All sources should be evaluated but you must be particularly careful when using websites for information. Anyone can publish something on the web so there is a wide range in the quality of information. Below are some of the things you need to look for or pay attention to when evaluating online sources.
- Are facts given? Are they accurate? Can they be verified?
- Are the facts documented? Is there a reference list or bibliography?
- Is there objectivity, consistency and fairness throughout?
- Is the information comprehensive?
- Who wrote the page? Is this person’s contact information available?
- Are the author’s qualifications or credentials listed? Is this person qualified to write this document?
- Who or what organization or institution is responsible for the site? Is there a sponsoring organization or association?
- Is there a date on the page?
- Do the links work?
- Recent date ≠ current information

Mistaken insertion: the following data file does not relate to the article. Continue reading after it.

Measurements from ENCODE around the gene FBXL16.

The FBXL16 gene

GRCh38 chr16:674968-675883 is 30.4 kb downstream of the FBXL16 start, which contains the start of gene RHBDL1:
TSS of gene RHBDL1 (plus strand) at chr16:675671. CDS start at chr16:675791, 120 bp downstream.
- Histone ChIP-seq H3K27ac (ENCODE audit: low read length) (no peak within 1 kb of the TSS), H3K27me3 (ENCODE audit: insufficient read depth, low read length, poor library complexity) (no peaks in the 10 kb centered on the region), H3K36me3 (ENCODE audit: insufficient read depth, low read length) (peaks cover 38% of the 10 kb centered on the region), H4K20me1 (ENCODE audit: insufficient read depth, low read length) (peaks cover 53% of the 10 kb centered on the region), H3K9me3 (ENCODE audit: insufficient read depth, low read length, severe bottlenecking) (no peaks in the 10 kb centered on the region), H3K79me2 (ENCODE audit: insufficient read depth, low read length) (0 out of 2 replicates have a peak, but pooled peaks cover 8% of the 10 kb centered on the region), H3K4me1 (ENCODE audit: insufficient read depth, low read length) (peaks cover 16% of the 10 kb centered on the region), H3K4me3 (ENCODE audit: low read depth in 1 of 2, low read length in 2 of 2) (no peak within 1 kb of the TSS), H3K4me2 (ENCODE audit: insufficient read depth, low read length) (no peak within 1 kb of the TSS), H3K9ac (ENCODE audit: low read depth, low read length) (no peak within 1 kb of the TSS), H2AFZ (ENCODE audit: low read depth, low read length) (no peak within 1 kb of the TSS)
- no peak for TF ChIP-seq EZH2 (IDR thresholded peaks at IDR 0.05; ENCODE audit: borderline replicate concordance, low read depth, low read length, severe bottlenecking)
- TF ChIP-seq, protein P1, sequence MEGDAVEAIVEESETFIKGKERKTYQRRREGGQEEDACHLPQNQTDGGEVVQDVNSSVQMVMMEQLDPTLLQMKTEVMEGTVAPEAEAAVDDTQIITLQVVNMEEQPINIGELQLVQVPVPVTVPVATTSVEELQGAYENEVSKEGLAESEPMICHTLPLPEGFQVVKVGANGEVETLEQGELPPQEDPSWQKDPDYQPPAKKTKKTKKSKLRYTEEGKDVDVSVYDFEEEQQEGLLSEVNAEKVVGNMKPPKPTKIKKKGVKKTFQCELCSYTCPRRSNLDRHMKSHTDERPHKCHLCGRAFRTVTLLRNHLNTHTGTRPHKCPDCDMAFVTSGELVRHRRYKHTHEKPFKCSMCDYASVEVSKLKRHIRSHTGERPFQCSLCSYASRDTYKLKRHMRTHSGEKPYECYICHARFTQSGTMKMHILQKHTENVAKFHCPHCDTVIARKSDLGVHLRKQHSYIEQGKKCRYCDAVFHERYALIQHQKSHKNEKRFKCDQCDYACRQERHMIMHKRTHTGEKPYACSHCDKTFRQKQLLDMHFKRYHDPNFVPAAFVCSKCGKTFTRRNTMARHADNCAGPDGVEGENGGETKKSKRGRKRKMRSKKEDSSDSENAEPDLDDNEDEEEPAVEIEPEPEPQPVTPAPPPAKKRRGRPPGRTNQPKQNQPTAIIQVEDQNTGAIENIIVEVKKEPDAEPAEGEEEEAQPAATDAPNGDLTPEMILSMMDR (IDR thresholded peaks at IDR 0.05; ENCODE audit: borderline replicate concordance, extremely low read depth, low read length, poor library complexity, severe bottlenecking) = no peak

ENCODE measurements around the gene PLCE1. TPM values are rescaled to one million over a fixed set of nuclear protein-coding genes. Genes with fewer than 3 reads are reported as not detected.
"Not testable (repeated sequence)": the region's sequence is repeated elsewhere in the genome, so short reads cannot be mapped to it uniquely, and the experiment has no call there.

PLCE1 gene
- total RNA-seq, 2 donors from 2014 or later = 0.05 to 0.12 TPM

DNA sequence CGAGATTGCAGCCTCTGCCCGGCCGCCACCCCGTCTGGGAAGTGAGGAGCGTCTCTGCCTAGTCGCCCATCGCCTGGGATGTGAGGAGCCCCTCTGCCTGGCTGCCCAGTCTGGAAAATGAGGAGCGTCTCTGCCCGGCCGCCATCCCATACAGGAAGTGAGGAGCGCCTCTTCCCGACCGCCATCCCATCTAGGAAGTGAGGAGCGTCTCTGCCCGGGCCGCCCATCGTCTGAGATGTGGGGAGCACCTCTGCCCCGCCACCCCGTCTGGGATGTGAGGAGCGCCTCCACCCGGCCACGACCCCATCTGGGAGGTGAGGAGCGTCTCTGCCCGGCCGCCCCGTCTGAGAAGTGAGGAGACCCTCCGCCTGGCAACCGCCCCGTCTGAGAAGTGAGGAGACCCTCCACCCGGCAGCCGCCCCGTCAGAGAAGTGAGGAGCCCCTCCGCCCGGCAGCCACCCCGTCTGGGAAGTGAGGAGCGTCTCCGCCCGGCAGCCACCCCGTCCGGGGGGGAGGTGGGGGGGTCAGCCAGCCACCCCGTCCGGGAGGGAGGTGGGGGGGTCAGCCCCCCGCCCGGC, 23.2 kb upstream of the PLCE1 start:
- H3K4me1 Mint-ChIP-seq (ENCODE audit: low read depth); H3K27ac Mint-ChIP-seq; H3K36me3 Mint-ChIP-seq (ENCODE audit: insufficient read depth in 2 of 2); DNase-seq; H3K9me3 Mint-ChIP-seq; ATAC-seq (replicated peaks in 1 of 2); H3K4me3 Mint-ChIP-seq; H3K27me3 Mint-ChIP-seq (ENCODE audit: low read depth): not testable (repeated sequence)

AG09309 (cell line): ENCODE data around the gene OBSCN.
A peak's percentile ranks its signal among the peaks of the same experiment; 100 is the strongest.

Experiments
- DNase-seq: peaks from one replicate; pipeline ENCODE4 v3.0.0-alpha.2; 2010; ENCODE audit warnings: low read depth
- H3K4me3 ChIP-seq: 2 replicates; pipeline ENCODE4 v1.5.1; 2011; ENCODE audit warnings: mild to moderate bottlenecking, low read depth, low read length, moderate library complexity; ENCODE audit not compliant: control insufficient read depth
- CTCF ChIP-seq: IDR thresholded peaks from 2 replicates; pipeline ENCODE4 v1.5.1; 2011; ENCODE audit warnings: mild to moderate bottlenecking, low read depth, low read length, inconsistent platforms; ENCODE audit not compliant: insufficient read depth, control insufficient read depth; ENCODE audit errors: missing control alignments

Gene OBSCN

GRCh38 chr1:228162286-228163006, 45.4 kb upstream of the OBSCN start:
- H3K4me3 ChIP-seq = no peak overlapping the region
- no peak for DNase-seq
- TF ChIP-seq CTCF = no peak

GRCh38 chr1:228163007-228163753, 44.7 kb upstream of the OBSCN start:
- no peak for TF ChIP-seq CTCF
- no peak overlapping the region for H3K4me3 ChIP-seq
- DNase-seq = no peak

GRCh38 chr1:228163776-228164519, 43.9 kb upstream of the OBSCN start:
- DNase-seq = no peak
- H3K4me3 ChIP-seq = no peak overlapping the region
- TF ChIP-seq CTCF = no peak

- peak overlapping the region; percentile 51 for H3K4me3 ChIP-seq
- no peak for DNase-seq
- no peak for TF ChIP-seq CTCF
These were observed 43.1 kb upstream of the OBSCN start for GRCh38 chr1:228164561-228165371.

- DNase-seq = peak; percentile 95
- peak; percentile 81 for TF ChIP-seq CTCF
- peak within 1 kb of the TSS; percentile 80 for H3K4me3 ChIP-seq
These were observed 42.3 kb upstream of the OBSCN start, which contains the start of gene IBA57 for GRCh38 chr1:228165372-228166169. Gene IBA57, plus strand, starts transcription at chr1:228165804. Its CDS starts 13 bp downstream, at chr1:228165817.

- Some information ages quickly; in other cases older information is still valid
- Is the information relevant and informative?
- Is it detailed?
- Free of grammatical and/or spelling errors?
- Free of offensive and/or vulgar language?
- What is the purpose of the site – education, advocacy, commerce, etc.?
- Who is the target audience – professionals, consumers, both?
- Is the language used appropriate for the target audience?
- What are the goals and objectives of the site?
- Is there a particular point of view being presented?
- Is there advertising?
- Is there a real or potential benefit to the author(s) in providing less than accurate information?
- Is there an indication of potential conflict of interests?
- Any evidence of favoritism or prejudice based on gender, age, ethnicity, race, ancestry, place of birth, culture of origin, creed, religious/spiritual beliefs/affiliation, sexual orientation, marital status, physical, mental, emotional or learning disability?